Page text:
Most Linux distrobution, which is also the case with RHEL 6, uses the MBR (Master Boot Record) partitioning format. The MBR is designed to hold up to maximum 4 primary partition. If more is needed, you must use one primary as extended partition. And do not forget to let the extended partition use all remaining disk space. After creating an extended partition, you can create logical partition on the extended partiti
In a desktop RHEL, there is the graphical tool for managing our partition - palimpsest.
A never GUI tool that is maybe better is parted. The good thing with this tool is that it also can resize and copy partitions.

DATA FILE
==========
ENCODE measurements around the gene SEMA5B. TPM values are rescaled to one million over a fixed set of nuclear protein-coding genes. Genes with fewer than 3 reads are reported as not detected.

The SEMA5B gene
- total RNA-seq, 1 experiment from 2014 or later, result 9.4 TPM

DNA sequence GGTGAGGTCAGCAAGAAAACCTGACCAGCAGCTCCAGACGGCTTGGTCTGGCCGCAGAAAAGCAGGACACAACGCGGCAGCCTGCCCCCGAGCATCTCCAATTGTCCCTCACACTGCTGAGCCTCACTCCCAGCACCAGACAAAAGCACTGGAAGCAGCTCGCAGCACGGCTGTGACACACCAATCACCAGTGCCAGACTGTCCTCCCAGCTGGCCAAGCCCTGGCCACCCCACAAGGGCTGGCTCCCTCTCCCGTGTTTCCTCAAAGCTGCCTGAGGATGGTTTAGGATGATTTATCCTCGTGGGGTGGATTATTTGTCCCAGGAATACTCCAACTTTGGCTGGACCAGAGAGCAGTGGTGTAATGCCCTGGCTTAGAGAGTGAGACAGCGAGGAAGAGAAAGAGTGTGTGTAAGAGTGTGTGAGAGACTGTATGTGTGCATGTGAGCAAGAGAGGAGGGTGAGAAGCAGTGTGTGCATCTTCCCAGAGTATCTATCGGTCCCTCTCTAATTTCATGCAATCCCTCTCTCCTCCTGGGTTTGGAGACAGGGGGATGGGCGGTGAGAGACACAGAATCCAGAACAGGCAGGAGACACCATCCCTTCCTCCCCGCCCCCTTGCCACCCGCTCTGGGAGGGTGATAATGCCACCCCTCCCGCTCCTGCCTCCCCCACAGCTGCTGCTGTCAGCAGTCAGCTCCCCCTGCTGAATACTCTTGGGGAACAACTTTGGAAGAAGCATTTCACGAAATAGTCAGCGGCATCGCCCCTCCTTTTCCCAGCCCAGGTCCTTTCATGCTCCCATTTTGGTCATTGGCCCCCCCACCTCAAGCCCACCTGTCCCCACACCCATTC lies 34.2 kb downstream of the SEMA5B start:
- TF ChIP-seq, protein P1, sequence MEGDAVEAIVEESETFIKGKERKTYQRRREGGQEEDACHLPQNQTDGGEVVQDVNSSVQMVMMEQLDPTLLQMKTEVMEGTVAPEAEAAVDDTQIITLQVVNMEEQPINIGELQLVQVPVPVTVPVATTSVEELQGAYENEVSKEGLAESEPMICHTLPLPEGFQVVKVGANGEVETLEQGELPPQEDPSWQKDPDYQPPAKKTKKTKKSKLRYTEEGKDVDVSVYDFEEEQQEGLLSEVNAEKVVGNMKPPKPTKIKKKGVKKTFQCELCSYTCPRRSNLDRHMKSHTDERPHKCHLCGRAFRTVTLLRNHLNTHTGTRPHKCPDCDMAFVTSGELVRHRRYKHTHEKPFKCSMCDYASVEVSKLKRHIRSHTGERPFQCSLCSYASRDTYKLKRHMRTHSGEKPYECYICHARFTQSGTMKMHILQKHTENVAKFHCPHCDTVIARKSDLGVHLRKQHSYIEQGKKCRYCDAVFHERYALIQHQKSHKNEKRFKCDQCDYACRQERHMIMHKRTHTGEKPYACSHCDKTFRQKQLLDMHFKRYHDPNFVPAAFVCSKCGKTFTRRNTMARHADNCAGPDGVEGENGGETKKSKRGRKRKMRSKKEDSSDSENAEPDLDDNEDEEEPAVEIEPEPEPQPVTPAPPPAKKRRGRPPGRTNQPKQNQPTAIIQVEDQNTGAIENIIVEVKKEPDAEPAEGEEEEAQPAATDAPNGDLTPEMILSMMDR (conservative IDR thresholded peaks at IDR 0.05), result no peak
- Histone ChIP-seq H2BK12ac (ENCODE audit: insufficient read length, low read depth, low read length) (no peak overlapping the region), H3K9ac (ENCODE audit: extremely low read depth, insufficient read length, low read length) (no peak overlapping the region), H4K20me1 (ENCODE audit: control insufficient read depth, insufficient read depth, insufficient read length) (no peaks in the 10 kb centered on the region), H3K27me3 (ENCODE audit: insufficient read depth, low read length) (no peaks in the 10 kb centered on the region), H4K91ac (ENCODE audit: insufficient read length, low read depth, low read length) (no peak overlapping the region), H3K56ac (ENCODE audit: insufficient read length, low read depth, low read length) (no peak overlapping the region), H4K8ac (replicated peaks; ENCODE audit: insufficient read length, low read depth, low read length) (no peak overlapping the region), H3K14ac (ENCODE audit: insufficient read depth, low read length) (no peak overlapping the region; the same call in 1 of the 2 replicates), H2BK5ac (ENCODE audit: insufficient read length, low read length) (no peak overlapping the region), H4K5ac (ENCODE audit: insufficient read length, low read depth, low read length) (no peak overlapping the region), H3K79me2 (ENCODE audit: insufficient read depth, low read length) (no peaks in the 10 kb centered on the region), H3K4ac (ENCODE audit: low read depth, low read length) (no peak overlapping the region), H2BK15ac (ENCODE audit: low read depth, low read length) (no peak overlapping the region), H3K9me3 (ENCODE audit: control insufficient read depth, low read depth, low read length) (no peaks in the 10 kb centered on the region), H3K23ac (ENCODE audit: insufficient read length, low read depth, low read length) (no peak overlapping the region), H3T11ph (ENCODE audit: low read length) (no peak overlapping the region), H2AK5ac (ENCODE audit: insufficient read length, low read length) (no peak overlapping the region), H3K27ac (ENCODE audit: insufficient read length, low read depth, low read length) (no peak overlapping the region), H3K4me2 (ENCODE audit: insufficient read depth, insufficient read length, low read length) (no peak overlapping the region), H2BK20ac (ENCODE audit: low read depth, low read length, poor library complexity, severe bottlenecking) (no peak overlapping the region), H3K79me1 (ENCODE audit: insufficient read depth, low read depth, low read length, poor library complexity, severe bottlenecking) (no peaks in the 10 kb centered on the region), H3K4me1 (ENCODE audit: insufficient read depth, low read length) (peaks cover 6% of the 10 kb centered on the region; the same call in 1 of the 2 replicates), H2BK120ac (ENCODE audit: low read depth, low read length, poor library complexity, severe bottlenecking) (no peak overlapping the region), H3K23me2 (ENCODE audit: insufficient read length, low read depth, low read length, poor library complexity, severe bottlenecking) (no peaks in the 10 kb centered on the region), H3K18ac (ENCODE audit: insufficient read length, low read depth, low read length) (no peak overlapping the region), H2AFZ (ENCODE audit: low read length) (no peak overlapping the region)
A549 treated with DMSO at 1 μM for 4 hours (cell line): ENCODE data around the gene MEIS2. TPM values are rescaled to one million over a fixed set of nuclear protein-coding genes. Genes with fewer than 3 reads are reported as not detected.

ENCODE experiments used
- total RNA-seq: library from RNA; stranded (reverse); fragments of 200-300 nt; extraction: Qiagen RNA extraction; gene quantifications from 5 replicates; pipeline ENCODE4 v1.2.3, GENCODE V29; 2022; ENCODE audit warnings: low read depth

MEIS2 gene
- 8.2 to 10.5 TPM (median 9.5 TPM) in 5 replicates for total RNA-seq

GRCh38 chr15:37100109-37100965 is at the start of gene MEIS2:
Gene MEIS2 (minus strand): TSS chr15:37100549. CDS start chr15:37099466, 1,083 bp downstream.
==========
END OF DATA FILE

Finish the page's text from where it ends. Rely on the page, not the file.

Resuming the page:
At the command line, you have the fdisk tool. When using the fdisk tool always use the following options:
- -c Switch off DOS-compatible mode.
- -u When listing partition tables, give sizes in sectors instead of cylinders.
Lets get started with fdisk and create a new primary partition.
After reboot you can check your new primary partition.
Now lets create an ext4 file system on the new primary partition.
And mount it.
If you want RHEL to automatically mount your new partition at boot, you need to add that to /etc/fstab. And the recommended way to identify the partition is with it's UUID.
And finally save and reboot.